Canadian Underwriter

Beware the tax implications of unlicensed insurance

May 3, 2022   by Jason Contant

Driver handing over a license.

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If you’re looking to place a risk through an insurer that’s not licensed to write business in Canada, it’s important to understand the requirements around filing federal and provincial taxes, as well as special broker licenses.

Although direct placement with unlicensed insurers is not prohibited in Canada (except in Nova Scotia), it is virtually impossible to rely on this as a legal option. That’s because the client would be responsible for all statutory reporting and payment of applicable taxes.

“In Canada, for a placement to be licensed, it must be placed by a licensed Canadian insurer and a Canadian broker,” explains Mark Williams, president of Wilson M. Beck Global Risks, a Burlington, Ontario-based, boutique brokerage specializing in multinational insurance solutions, inbound and outbound and corporate risk solutions.

“Unlicensed insurance is not strictly prohibited, but each province has a different rule to follow,” says Williams. “Fundamentally, the main trigger [for someone to buy coverage is that] you cannot purchase insurance in Canada at an economical price. As a broker, you need to go through a process.”

That process typically involves having a client sign off on the fact that they know they’re not protected under the provincial financial services regulator. It also requires an understanding of federal excise tax (which is 10%, and the client is responsible to file through their normal tax process), provincial/territorial taxes and associated penalties, and special broker requirements.

“In some provinces, you need to be a special licensed broker,” Williams says. Alberta and Quebec are among the provinces where you need to be a special licensed broker to file those taxes in the provinces. And the tax rates can be steep.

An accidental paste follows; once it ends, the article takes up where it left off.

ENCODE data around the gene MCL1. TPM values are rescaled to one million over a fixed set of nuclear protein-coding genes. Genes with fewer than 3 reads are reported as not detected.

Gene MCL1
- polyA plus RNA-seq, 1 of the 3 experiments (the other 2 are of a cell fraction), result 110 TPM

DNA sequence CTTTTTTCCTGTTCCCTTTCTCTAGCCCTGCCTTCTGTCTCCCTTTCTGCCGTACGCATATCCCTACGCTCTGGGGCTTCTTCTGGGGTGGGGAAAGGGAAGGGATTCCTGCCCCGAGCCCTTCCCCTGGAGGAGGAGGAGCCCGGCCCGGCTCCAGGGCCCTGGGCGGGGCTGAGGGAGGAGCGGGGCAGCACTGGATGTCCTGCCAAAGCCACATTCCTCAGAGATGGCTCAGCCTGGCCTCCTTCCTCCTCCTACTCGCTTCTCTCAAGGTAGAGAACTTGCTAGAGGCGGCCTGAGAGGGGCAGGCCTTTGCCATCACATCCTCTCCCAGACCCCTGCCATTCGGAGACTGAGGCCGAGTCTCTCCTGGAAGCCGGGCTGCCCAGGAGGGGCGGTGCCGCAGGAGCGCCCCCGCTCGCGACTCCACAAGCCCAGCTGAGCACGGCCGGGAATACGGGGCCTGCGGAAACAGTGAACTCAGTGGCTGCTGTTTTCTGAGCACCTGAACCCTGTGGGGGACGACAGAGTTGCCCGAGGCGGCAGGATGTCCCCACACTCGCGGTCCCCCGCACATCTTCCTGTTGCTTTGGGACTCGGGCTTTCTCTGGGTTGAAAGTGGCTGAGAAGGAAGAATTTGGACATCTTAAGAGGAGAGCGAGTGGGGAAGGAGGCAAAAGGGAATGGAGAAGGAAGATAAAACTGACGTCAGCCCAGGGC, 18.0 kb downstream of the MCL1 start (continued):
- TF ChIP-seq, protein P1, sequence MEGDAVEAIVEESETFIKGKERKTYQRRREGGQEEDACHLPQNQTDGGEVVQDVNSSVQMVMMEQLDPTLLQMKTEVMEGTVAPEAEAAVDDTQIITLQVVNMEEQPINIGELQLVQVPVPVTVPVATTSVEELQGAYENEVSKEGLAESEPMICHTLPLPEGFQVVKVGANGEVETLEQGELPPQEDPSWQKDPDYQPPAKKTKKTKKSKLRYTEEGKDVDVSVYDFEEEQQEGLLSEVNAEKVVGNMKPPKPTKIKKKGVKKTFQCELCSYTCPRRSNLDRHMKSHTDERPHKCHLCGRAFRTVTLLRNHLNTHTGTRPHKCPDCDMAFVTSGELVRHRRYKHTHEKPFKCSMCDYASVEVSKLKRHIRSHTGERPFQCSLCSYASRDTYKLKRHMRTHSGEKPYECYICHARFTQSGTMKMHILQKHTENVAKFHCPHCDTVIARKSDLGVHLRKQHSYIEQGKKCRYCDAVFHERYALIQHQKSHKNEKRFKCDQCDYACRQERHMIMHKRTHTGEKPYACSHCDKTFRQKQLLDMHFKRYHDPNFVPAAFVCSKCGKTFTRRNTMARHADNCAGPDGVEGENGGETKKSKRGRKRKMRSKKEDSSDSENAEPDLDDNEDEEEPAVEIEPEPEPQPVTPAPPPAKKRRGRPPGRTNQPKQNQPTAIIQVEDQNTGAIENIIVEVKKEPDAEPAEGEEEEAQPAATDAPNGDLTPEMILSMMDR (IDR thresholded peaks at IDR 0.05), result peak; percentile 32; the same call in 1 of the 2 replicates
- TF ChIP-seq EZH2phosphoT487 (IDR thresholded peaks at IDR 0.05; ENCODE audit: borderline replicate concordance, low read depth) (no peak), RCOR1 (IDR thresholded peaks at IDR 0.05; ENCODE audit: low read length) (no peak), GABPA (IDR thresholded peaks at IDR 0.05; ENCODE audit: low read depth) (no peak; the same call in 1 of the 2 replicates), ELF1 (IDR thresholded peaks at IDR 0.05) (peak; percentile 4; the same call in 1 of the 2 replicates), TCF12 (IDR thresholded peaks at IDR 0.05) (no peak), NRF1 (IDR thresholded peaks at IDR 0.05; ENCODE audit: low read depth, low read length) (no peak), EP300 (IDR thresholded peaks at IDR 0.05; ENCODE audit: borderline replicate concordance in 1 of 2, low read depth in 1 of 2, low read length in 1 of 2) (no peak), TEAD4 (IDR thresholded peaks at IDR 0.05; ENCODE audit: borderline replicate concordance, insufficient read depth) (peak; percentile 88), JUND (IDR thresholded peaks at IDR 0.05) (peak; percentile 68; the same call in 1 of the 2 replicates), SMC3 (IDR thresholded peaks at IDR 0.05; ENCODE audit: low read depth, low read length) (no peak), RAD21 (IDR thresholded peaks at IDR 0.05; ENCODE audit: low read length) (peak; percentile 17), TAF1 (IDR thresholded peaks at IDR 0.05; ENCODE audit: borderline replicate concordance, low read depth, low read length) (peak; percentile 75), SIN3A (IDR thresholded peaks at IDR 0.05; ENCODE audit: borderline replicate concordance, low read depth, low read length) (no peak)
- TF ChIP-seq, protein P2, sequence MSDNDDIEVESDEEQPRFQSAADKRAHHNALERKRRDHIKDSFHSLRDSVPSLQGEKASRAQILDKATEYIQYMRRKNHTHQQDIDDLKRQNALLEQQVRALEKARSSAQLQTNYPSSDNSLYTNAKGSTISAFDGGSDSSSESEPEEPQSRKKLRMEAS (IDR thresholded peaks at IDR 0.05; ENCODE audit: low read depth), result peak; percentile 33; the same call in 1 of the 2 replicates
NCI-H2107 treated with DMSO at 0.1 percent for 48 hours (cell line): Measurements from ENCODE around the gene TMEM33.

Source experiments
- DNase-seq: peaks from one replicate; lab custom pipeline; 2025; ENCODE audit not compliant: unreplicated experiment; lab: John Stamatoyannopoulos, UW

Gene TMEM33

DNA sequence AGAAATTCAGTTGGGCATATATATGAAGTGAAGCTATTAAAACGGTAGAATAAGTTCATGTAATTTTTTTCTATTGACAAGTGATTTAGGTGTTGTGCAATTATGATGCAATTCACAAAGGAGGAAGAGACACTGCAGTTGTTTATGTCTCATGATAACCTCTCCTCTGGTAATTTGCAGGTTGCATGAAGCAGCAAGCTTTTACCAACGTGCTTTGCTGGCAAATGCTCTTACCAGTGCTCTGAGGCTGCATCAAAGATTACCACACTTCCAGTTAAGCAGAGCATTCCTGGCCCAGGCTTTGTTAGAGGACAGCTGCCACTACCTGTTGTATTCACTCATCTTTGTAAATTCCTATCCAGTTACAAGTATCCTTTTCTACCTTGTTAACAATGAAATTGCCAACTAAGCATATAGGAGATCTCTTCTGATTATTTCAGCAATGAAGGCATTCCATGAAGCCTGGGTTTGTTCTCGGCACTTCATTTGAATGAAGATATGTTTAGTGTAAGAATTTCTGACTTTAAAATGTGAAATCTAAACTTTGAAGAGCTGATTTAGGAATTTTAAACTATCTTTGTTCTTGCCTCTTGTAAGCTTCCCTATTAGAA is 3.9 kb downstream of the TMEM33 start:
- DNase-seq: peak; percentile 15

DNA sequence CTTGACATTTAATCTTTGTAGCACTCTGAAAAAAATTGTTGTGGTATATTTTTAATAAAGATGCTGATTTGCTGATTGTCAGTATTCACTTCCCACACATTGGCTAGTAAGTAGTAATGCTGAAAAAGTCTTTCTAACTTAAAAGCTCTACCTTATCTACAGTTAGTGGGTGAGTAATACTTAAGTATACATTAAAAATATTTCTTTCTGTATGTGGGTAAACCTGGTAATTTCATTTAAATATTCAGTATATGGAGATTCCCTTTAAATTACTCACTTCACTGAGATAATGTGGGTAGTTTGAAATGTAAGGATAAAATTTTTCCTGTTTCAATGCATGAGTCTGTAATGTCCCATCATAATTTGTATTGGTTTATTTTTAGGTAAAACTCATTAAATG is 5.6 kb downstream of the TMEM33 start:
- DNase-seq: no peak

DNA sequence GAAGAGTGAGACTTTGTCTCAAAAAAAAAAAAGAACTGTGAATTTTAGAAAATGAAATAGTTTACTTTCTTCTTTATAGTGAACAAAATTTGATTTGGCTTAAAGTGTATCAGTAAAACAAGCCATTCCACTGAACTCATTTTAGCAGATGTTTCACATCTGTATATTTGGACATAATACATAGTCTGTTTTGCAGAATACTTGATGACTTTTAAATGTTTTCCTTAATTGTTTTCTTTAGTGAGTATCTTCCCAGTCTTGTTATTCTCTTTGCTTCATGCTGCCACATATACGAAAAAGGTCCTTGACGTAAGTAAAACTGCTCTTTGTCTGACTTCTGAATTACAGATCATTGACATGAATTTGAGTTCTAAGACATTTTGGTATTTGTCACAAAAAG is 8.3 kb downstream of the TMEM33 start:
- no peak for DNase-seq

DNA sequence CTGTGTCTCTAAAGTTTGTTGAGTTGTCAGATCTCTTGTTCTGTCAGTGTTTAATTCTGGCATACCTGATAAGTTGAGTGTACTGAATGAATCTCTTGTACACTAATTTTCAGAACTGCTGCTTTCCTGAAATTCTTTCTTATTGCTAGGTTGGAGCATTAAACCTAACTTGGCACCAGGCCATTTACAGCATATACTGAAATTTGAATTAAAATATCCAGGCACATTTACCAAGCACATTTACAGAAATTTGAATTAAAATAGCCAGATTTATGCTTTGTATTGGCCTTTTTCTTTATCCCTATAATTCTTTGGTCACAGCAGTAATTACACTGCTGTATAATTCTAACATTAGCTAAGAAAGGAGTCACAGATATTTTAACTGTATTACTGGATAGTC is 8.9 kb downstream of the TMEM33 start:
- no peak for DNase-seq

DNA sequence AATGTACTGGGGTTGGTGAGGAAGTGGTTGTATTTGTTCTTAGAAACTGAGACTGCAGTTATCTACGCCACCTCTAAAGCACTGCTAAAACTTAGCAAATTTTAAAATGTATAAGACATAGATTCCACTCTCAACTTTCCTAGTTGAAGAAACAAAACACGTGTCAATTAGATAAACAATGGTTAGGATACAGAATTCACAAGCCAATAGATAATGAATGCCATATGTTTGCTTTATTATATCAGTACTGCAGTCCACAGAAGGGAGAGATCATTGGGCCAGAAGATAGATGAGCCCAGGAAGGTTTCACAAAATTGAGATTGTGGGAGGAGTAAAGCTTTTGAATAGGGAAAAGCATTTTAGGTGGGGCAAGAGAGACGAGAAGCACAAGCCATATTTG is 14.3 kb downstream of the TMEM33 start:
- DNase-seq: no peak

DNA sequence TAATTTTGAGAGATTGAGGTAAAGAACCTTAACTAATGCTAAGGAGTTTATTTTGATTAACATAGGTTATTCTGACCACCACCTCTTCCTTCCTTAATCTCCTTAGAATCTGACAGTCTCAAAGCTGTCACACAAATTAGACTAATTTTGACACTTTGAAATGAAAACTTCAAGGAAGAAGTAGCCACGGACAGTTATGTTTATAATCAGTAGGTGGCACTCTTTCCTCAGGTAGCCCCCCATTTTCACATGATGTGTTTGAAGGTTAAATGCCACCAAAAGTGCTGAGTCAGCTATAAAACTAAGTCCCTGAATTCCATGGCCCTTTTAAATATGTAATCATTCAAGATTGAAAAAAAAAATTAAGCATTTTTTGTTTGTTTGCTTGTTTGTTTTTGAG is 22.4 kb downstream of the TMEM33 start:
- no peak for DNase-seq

“In Alberta, if you don’t use a special licensed broker, then the client’s responsibility is 50% of the allocated premium,” he adds. “If they do use a special licensed broker, it’s 4%.” That 50% could become 10% if proposed changes to the Insurance Act and the Captive Insurance Companies Act are realized during the current legislative session.

Other provinces and territories have unlicensed premium taxes between 2% and 10%. Penalties for placing unlicensed insurance can be quite severe. On the lower end of the scale, they’re ‘discretionary’ in the territories. In Manitoba, the penalty is 1% to 3% of the outstanding amount. In Ontario, that ramps up to between 5% and 50%, while in Quebec the premium tax can skyrocket up to 200% of the outstanding amount.

Other provinces require a certain annual interest on any unpaid taxes. In Nova Scotia, “an agent or broker becomes personally liable to the insured on all contracts made by or through a broker with an unlicensed insurer,” Williams says.

He notes unlicensed insurance has been more widely used recently due to hard market conditions.

“There’ll be a lot of companies that need to file their unlicensed taxes,” he says. “Often, there are challenges regarding the taxes because the overseas broker will place it not necessarily in line with Canadian regulation and we have to advise accordingly.”


This article is excerpted from one that appeared in the April issue of Canadian Underwriter.  Feature photo courtesy of